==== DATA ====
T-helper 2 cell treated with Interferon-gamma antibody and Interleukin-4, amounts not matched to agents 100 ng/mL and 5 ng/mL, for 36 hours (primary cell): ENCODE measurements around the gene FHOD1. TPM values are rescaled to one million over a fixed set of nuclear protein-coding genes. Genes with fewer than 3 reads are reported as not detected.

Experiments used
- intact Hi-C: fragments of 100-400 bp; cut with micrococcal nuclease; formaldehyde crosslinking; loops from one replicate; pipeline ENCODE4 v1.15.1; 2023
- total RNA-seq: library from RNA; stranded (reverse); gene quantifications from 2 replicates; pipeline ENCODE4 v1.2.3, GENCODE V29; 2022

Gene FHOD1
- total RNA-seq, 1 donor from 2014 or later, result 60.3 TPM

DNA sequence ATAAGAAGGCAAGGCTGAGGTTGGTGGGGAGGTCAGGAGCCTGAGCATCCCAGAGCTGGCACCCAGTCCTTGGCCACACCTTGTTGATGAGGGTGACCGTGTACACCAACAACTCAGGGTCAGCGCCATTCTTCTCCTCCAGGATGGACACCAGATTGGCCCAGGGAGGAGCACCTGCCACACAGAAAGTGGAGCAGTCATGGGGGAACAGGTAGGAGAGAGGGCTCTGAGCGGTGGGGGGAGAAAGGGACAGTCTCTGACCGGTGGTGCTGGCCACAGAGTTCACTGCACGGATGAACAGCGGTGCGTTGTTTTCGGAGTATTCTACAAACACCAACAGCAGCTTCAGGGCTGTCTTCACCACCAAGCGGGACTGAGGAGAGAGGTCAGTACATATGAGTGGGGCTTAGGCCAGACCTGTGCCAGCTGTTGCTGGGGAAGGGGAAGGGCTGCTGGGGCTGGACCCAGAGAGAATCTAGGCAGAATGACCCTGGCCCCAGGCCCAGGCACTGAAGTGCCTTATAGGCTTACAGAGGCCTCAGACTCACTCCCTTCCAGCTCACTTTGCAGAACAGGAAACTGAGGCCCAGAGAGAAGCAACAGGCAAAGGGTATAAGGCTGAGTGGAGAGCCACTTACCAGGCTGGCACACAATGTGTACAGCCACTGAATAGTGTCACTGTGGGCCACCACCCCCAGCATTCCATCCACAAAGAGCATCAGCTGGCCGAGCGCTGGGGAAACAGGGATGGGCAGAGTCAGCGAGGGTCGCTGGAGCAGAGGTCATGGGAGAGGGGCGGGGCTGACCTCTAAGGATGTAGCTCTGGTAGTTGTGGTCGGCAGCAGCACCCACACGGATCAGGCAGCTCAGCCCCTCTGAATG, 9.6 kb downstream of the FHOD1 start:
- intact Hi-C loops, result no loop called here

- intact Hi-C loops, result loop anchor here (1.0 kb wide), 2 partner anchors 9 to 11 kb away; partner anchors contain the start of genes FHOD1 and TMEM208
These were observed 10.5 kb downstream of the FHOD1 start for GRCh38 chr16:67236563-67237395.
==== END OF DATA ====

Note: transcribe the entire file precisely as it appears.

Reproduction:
T-helper 2 cell treated with Interferon-gamma antibody and Interleukin-4, amounts not matched to agents 100 ng/mL and 5 ng/mL, for 36 hours (primary cell): ENCODE measurements around the gene FHOD1. TPM values are rescaled to one million over a fixed set of nuclear protein-coding genes. Genes with fewer than 3 reads are reported as not detected.

Experiments used
- intact Hi-C: fragments of 100-400 bp; cut with micrococcal nuclease; formaldehyde crosslinking; loops from one replicate; pipeline ENCODE4 v1.15.1; 2023
- total RNA-seq: library from RNA; stranded (reverse); gene quantifications from 2 replicates; pipeline ENCODE4 v1.2.3, GENCODE V29; 2022

Gene FHOD1
- total RNA-seq, 1 donor from 2014 or later, result 60.3 TPM

DNA sequence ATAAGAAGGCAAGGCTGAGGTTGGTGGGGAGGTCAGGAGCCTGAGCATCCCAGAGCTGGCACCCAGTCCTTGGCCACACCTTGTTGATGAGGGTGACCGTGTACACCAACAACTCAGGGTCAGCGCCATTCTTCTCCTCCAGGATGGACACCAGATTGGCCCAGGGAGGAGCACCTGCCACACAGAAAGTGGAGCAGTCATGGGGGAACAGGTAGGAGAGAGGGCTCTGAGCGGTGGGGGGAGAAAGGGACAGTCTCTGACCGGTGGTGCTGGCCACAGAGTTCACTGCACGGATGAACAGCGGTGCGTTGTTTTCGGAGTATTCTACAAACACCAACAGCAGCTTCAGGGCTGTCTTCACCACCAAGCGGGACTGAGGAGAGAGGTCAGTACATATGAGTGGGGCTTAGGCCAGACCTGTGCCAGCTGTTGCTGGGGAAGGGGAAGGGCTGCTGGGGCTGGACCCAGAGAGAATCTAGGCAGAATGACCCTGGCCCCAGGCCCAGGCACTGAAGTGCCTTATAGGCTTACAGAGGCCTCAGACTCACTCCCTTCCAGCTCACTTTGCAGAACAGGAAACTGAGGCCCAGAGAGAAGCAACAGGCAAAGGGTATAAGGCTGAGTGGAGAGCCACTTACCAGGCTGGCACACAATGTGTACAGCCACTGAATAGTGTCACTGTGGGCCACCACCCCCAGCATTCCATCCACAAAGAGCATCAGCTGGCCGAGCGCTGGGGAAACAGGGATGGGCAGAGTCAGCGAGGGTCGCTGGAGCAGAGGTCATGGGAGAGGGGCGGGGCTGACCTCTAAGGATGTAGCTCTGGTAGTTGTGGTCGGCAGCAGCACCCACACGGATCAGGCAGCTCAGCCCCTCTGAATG, 9.6 kb downstream of the FHOD1 start:
- intact Hi-C loops, result no loop called here

- intact Hi-C loops, result loop anchor here (1.0 kb wide), 2 partner anchors 9 to 11 kb away; partner anchors contain the start of genes FHOD1 and TMEM208
These were observed 10.5 kb downstream of the FHOD1 start for GRCh38 chr16:67236563-67237395.